Liquidity used to mean cash in hand; now it means access to credit.
When you combine ignorance and leverage, you get some pretty interesting results.
Given this blog is partly a diary I wanted to note for future reference. This is a bit wonkish and unless you are interested in the wider economic issues I’d suggest you ignore this post. It’s something I want as a note to self.
Last week base rate was raised in the UK by a mere .25% to .5%. I think its been lost is how long and extreme these rates have been and the side-effects of such extraordinarly low rates. Base rate dropped from 5.75% in 2007, to .05% in 2009 and remained there for the best part of 8 years.
I have been interested in interest rates from a young age, as I have written before one of my defining economic memories was the wage and price freeze in New Zealand. My parents were civil servants with fixed salaries, that were frozen by the government in an attempt to control inflation in 1982, a Labour government was elected and interest rates rose again and mortgage rates peaked at over 20% briefly in 1985, and my parents nearly lost their house.
NZ Mortgage Interest Rates
If you tell most people now that mortgages rates were 20% they would struggle to comprehend it. Yes inflation was much higher, but that’s my point: just how different the modern economy is. It changes so incrementally you can easily lose sight of the changes and also we are used to a lack of volatility in the economy.
The New Zealand Experiment, as it was later dubbed, included many measures that are standard economic perscriptions now, but they included being the first country in the world to grant the central bank autonomy to set interest rates taking into account inflation and monetary stability only.
The defining economic period for my professional career has been called “The Great Moderation”, the taming of business cycle volatility led to fairly consistent economic growth . The term is normally applied to the US where the name originated but was a fairly consistent pattern in the Western World. The downside was it created hubris amongst central bankers, who ignored the genius of Minsky and the financial imbalances building up in the economy, and led to the Global Financial Crisis… The apogee of this institutional arogance could well be this cringe-inducing speech Gordon Brown gave at Mansion House on the 20th of June 2007:
So I congratulate you Lord Mayor and the City of London on these remarkable achievements, an era that history will record as the beginning of a new golden age for the City of London.
And I believe the lesson we learn from the success of the City has ramifications far beyond the City itself – that we are leading because we are first in putting to work exactly that set of qualities that is needed for global success:
- openness to the world and global reach,
- pioneers of free trade and its leading defenders,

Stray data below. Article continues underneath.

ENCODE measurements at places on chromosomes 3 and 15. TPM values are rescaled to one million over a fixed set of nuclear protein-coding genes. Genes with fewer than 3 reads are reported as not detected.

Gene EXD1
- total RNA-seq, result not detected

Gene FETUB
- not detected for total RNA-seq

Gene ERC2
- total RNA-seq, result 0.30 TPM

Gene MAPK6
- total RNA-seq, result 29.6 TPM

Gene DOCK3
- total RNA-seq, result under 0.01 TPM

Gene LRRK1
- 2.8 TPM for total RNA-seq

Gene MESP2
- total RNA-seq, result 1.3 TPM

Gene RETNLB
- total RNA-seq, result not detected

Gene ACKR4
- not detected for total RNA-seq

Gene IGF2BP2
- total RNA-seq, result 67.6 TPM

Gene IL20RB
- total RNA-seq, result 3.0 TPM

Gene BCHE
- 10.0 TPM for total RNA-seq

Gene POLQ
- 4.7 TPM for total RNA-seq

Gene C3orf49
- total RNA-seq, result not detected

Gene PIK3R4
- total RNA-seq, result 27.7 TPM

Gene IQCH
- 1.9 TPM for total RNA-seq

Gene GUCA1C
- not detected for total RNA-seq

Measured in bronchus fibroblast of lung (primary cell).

- with a deep and abiding belief in open markets,
- champions of diversity in ownership and talent, and of flexibility and adaptability to change, and
- a basic faith that from wherever it comes and from whatever background, what matters is that the talent, ingenuity and potential of people is harnessed to drive performance.
And I believe it will be said of this age, the first decades of the 21st century, that out of the greatest restructuring of the global economy, perhaps even greater than the industrial revolution, a new world order was created.
In August 2007 the interbank market effectively froze while the Bank of England and the Federal Reserve were forced to inject massive liquidity into the system. The US housing market collapsed over the following summer and Lehman Brothers filed for bankruptcy on September 15 2008.
The three main reasons advanced for the Great Moderation are:
- Good luck: The shocks that derailed growth and price stability in the 1970s and early 1980s failed to rear their ugly heads over the subsequent 20 years.
- Structural change: Improved information technology, especially related to inventory management, and financial deregulation resulted in much smoother economic progress.
- Better monetary policy: Former Federal Reserve Chairman Paul Volcker set a precedent of aggressively reining in inflation.
Unsurprisingly St Louis Fed officials think the last two reasons were more important.
And the rest is economic history as even the Queen realised. And Brown’s 2007 view of a new industrial revolution based on self-regulation of the finance and shadow banking industry turned into an enormous taxpayer funded rescue of that same industry. Although I will give Brown some credit for ensuring the UK didn’t join the Euro he really didn’t deserve to ever be PM after such an enormous lapse in judgement and is a prime example of what economists call regulatory capture.